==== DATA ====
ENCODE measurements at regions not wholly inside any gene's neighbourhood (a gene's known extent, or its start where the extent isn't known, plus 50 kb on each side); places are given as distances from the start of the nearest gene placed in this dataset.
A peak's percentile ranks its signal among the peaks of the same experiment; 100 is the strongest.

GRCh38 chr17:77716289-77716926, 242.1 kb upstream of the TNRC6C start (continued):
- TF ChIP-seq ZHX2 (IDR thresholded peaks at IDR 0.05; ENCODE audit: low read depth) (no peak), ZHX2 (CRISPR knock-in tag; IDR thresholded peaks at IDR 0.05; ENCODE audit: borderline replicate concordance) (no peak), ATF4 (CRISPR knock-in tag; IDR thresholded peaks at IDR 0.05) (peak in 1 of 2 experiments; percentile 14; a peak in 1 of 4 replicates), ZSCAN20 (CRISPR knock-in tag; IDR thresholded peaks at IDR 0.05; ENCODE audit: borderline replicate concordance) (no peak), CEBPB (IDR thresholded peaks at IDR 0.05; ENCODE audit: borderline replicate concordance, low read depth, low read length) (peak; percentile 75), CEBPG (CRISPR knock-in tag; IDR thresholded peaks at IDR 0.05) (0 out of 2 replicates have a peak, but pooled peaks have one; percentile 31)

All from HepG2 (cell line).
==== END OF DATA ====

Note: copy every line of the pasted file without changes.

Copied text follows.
ENCODE measurements at regions not wholly inside any gene's neighbourhood (a gene's known extent, or its start where the extent isn't known, plus 50 kb on each side); places are given as distances from the start of the nearest gene placed in this dataset.
A peak's percentile ranks its signal among the peaks of the same experiment; 100 is the strongest.

GRCh38 chr17:77716289-77716926, 242.1 kb upstream of the TNRC6C start (continued):
- TF ChIP-seq ZHX2 (IDR thresholded peaks at IDR 0.05; ENCODE audit: low read depth) (no peak), ZHX2 (CRISPR knock-in tag; IDR thresholded peaks at IDR 0.05; ENCODE audit: borderline replicate concordance) (no peak), ATF4 (CRISPR knock-in tag; IDR thresholded peaks at IDR 0.05) (peak in 1 of 2 experiments; percentile 14; a peak in 1 of 4 replicates), ZSCAN20 (CRISPR knock-in tag; IDR thresholded peaks at IDR 0.05; ENCODE audit: borderline replicate concordance) (no peak), CEBPB (IDR thresholded peaks at IDR 0.05; ENCODE audit: borderline replicate concordance, low read depth, low read length) (peak; percentile 75), CEBPG (CRISPR knock-in tag; IDR thresholded peaks at IDR 0.05) (0 out of 2 replicates have a peak, but pooled peaks have one; percentile 31)

All from HepG2 (cell line).